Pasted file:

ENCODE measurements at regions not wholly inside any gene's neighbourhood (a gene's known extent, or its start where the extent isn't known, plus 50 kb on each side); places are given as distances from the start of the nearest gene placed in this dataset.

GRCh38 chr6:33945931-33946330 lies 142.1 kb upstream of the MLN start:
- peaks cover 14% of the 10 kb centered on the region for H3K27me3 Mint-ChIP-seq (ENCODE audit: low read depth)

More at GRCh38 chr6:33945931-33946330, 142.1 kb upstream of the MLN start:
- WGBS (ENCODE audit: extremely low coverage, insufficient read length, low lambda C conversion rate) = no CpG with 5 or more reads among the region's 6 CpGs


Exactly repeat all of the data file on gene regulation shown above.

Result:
ENCODE measurements at regions not wholly inside any gene's neighbourhood (a gene's known extent, or its start where the extent isn't known, plus 50 kb on each side); places are given as distances from the start of the nearest gene placed in this dataset.

GRCh38 chr6:33945931-33946330 lies 142.1 kb upstream of the MLN start:
- peaks cover 14% of the 10 kb centered on the region for H3K27me3 Mint-ChIP-seq (ENCODE audit: low read depth)

More at GRCh38 chr6:33945931-33946330, 142.1 kb upstream of the MLN start:
- WGBS (ENCODE audit: extremely low coverage, insufficient read length, low lambda C conversion rate) = no CpG with 5 or more reads among the region's 6 CpGs